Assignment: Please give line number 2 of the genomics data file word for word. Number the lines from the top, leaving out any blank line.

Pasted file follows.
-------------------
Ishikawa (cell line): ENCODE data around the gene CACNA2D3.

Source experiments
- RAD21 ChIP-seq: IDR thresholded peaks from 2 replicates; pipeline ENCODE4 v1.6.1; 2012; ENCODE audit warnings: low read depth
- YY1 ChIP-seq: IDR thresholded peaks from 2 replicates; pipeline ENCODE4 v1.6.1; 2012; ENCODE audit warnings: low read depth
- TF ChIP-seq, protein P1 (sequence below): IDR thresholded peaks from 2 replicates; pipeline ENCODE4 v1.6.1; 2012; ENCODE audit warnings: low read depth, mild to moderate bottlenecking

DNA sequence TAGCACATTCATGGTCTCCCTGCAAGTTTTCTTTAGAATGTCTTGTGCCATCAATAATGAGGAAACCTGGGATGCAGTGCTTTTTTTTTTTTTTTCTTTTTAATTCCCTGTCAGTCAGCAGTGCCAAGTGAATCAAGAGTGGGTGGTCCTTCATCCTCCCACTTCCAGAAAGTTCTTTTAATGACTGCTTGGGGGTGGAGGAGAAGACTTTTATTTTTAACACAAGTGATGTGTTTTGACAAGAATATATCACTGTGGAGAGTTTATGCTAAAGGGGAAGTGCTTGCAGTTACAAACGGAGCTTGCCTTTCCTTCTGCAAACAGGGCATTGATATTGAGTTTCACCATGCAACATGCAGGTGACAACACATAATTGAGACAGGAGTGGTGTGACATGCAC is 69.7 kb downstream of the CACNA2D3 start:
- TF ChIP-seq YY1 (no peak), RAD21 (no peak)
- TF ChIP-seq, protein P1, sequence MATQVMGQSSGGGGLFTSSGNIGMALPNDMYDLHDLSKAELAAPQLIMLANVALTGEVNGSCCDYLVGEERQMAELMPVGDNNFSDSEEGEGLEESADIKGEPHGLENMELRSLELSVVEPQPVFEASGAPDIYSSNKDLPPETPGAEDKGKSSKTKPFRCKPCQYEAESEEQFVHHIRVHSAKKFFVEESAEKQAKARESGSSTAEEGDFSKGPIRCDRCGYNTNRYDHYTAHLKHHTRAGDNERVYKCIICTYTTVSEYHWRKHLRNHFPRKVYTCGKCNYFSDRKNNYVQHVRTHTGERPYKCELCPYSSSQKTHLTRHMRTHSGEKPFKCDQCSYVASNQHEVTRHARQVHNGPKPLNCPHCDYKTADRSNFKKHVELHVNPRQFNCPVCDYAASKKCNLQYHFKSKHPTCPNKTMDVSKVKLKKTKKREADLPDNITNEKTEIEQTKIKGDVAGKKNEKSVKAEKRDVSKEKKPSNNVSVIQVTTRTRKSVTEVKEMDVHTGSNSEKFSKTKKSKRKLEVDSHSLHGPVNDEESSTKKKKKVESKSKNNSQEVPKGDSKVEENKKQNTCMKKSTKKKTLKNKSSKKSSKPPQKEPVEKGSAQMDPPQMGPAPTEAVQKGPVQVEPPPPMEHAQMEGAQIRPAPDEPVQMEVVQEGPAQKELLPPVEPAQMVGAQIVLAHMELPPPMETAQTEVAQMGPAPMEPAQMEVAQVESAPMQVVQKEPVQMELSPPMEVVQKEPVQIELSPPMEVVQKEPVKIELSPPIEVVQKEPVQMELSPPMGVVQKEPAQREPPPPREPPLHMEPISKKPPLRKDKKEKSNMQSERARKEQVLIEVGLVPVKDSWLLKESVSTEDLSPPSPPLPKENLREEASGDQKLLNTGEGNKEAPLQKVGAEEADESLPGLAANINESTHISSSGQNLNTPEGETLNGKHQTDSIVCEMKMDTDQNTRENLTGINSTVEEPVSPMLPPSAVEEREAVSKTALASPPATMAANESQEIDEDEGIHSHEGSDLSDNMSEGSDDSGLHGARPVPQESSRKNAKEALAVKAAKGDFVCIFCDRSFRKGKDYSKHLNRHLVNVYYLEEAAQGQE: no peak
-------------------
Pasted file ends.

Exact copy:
Source experiments